It might be argued that by the time complete transparency functions have been provided to support distributed applications that ODP is itself just a distributed operating system in another guise!

The difference between what is available commercially, and what is described here can be summed up by paraphrasing the famous question and answer of Gandhi's concerning Western Civilization: Q: "What do you think of distributed systems?". A: "I think they would be a jolly good idea".

We must stress again that ADT is not the same as an object. An object implements a class which may implement an ADT, but needs checking/testing in the normal fashion.

Note that any one case may be simulated (on a distributed Unix system) from the other two using symbolic links.

Leading to Lamport's famous definition of a distributed system: "A distributed system is one in which a machine which you never knew existed can stop you getting your work done".

CORBA stub compilers do allow you to pass pointers (this is how ``out'' and ``inout'' parameters are implemented. THis is addressed further in chapter 7). What happens is when the pointer gets into the stub, the stub does a copy: once when making the invocation, and once after unmarshalling the results. Thus the illusion of pointer is maintained. So in CORBA IDL "out" and "inout" might be regarded as being equivalent to C's "*" operator. However, you are restricted to passing structures which are defineable in the IDL. In particular you are not allow to pass structures which contain pointers to other structures (instead they must contain the structure). Allowing structures to contain pointers to other structures would complicate (intolerably) the life of the stub compiler writer. There is more about this in chapter 7.

As we shall see in chapter 8, video and audio streams are best dealt with by separate mechanisms than distributed system control since they have completely different realibility requirements, generally being statistical in nature. Their timeliness are also periodic (although even this is also potentially only statistically), and hence require more design for their control loops and clock access.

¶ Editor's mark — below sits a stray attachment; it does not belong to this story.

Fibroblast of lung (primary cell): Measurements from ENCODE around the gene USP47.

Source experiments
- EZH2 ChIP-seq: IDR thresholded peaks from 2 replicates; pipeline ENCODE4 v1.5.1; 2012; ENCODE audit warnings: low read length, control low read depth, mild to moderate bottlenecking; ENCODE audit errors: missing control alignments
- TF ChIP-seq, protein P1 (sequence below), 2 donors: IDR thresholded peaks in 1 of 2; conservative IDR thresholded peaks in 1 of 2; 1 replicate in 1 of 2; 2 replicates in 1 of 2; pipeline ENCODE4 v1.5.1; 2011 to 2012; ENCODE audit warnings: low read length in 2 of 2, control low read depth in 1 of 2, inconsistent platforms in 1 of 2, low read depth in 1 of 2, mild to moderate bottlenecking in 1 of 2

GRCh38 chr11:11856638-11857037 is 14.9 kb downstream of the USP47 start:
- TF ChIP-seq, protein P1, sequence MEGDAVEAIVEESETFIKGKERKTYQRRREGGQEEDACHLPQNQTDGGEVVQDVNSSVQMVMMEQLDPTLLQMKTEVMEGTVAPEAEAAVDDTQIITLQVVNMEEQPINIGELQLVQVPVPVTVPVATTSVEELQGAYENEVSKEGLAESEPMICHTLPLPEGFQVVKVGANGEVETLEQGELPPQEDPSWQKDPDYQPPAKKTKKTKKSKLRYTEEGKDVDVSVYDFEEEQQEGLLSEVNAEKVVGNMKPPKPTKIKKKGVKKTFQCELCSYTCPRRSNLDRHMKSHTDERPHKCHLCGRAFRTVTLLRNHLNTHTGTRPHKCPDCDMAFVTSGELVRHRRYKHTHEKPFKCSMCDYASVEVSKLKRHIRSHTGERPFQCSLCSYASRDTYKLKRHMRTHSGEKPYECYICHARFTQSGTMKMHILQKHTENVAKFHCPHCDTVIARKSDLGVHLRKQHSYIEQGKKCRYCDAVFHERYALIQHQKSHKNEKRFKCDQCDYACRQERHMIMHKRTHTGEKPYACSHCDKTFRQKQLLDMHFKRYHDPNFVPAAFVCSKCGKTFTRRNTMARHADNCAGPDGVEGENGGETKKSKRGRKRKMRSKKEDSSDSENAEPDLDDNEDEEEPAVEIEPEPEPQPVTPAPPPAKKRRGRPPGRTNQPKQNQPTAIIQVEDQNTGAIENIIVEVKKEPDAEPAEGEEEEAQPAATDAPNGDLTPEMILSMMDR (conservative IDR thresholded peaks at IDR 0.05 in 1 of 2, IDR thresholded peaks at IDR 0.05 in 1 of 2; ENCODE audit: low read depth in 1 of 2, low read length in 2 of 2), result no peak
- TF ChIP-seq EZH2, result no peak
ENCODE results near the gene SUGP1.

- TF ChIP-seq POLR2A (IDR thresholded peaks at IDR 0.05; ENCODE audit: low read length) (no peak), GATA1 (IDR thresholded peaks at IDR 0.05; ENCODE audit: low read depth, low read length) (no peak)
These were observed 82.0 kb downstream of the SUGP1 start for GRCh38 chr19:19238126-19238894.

It is worth noting that many existing distributed systems still have lower availability than equivalent central systems since more components have a higher number of independent failure modes than one. Analyzing the dependencies between processes in a distributed system is extremely important as it allows the system designer to avoid this pitfall.

It is absolutely impossible to achieve 100 The aim of the engineer should be to reduce the chances of failure to the point where the expected loss is acceptable and an acceptable cost. This may involve moving the probable modes of failure to components for which the MTBF can be accurately assessed.

In general, this is a very hard problem, since many programming languages make it hard to tell whether a piece of code necessarily alters the state of variables that it references.

In software terms, the error was in software that did not meet its specification. The fault/failure was the inability of the software to then meet its design. The exception is then caused by there being no further way this part of the software can proceed.

Forming transitive closure of state transition matrix is usually achieved using Warshall's algorithm.